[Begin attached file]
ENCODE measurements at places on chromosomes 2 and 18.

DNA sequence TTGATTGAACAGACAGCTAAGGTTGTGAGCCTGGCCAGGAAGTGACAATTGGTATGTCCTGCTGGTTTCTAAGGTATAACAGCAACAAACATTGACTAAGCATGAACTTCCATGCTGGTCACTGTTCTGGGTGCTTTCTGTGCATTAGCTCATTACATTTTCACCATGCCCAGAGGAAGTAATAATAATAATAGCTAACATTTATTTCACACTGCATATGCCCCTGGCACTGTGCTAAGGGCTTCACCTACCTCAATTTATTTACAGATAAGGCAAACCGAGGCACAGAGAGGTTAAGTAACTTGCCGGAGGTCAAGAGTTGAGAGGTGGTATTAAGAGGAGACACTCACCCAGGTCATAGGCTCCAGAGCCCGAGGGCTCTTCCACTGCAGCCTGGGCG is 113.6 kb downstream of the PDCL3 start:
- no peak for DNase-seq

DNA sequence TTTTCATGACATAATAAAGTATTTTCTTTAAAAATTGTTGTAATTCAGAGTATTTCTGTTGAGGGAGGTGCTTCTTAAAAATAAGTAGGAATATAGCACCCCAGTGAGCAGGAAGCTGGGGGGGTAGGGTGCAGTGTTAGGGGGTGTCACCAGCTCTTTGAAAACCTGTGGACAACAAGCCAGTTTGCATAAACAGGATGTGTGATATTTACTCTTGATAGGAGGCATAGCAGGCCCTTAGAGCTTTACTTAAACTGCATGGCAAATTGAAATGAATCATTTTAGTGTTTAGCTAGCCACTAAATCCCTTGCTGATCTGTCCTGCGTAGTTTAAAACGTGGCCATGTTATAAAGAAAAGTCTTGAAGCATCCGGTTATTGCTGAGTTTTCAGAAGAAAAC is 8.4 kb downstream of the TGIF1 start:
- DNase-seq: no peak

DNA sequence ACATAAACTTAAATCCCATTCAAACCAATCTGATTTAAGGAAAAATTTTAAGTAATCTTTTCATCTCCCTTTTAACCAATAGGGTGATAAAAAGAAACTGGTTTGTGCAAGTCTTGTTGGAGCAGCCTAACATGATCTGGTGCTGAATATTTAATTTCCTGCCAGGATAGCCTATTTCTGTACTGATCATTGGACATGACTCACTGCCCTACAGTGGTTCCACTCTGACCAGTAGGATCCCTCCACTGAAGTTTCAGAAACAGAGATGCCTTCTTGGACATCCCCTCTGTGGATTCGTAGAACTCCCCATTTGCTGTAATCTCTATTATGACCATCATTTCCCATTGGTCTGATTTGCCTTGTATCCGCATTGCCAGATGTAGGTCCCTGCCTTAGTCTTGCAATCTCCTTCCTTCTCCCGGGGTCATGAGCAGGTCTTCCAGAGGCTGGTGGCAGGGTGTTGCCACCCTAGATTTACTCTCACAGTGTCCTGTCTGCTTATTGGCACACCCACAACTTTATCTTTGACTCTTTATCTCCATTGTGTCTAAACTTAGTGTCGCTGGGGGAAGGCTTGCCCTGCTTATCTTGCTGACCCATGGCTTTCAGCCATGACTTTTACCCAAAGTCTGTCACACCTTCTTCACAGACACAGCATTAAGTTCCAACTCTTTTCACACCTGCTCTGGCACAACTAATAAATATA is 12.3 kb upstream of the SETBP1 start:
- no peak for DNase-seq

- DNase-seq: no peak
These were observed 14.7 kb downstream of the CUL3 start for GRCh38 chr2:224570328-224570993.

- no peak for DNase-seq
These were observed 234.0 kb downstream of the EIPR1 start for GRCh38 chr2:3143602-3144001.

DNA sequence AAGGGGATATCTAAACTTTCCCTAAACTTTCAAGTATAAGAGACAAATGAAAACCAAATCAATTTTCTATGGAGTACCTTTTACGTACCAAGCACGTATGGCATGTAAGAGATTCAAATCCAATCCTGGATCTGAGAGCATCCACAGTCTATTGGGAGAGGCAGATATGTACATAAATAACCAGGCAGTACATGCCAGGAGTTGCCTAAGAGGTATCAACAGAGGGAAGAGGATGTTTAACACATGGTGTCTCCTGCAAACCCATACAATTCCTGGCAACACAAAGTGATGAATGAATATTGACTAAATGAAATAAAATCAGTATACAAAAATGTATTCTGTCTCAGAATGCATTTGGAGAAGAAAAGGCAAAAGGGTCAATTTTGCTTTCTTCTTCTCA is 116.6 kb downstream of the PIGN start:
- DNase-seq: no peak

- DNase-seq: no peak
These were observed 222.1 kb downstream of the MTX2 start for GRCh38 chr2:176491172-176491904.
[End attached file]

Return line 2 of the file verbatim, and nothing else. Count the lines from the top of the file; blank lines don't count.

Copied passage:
DNA sequence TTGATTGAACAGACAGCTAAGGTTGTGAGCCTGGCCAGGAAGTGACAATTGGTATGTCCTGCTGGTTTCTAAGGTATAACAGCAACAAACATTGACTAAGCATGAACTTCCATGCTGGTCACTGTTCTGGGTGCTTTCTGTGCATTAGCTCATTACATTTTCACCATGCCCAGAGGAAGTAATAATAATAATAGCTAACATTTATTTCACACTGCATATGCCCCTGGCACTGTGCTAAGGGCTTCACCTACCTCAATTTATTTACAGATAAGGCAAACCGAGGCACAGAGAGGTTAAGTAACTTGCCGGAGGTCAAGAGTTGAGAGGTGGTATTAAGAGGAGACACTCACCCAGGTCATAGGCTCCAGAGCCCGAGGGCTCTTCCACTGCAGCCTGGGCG is 113.6 kb downstream of the PDCL3 start: